Hope is not a strategy

If your strategy is to hang on to your jobactive market share, that mentality needs to change.   We are hearing these quality questions from our clients’ Boards: Is the risk benefit equation in our favour if we bid aggressively for NESM regions?   Are we putting too many eggs in one basket? Should we spread our risk and diversify to different programs and regions?

You cannot stick your head in the sand and hope this will be like jobactive

Different people across the organisation have a role and way to deal with change. For instance: leaders and frontline managers need to have tough conversations about the future but remain optimistic about your vision and how all staff can help.   While, most Boards should understand the bigger picture and implications of change, as well as their role in it.

At Prospert we look for bold and innovative ways to optimise change

Use this time to find ways for more participants to want to experience your service.  Consider these ideas: (I) Trialling blended service model approach (mixture of the best of what the Government can bring and what you can bring); (ii) Growing employer caseload (biggest asset in the future) to offer participants choice; and (iii) Leveraging hidden community assets which can speak for your brand.

Do not become the next Dodo

If we do not change, there is a big chance that we become like the Dodo.   It is a stark reality if you are a DES Provider that is not in NESM, or a small jobactive provider struggling to make ends meet.   For some, the best option might be to exit the market while they can.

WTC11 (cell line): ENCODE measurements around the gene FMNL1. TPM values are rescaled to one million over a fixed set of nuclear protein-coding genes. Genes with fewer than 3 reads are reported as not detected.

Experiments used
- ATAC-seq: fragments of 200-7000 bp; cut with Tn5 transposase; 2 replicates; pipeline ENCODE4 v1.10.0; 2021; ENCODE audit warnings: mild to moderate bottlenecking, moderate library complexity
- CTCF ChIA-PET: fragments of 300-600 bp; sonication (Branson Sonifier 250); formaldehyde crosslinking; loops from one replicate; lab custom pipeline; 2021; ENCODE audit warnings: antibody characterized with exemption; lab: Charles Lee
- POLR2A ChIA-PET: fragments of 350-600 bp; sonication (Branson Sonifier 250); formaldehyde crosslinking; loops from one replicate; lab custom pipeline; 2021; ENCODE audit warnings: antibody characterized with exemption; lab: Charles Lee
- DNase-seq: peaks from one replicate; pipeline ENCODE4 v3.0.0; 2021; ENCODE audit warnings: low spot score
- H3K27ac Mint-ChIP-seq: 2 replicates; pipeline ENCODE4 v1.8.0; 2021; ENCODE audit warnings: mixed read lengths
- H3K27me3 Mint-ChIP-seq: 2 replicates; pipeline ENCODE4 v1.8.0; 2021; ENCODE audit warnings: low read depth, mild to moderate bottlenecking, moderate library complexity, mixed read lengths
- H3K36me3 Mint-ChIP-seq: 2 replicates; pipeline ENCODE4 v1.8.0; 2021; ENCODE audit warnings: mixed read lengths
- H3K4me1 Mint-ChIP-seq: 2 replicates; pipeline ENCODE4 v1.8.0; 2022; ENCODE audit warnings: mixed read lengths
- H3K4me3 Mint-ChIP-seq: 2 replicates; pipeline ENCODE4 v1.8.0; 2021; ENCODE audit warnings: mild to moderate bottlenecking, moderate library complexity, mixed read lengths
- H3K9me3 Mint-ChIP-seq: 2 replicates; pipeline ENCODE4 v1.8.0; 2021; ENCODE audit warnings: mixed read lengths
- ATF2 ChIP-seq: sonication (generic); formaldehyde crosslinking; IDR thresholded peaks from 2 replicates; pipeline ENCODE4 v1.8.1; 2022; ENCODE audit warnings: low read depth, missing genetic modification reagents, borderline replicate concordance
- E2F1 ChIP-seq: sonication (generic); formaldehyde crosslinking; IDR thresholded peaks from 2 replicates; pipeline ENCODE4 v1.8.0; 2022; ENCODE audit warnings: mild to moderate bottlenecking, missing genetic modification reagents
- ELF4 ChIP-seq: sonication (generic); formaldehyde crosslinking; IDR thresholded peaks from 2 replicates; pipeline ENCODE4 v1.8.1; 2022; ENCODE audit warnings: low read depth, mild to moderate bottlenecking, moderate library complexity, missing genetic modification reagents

However, it is not all gloom and doom

Be alert and curious for opportunities! If you or your team experience change fatigue, here are some ways to combat it:

  1. Inspire and drive your team through the obstacle course (get a coffee with them and assess how they are feeling, and monitor that with staff engagement snapshots);
  2. Make change fun (reinforce opportunities to demonstrate change and its benefits, as well as rewarding and trialling innovative ideas suggested); and
  3. Avoid panicking. Ensure your resources are aligned and ready to start the change journey. A critical element of this new contract are your corporate support areas.  Are they truly engaged and know what operations want, because their proactive support is vital.   Prepare for various outcomes and develop sensible mitigation plans.

NESM will reward providers that respond quickly and many will not have time to catch up.

An example.  We were recently engaged for a Business Transformation project and gathered 10 of our client’s best site managers across the country in one room.   They suggested great ideas that helped deliver a new service model which contributed in turning their business around within 6 months.   Now that’s an example of embracing the need to change and realising the benefits.

Last piece of advice

The most change ready organisations we work with can answer these questions with ease, can you?

  1. Are your leaders capable of taking teams on the change journey?
  2. Are there skill gaps in your frontline and support teams?
  3. Are your processes, properties and systems able to deliver a fantastic stakeholder (jobseekers, employers and community groups) experience?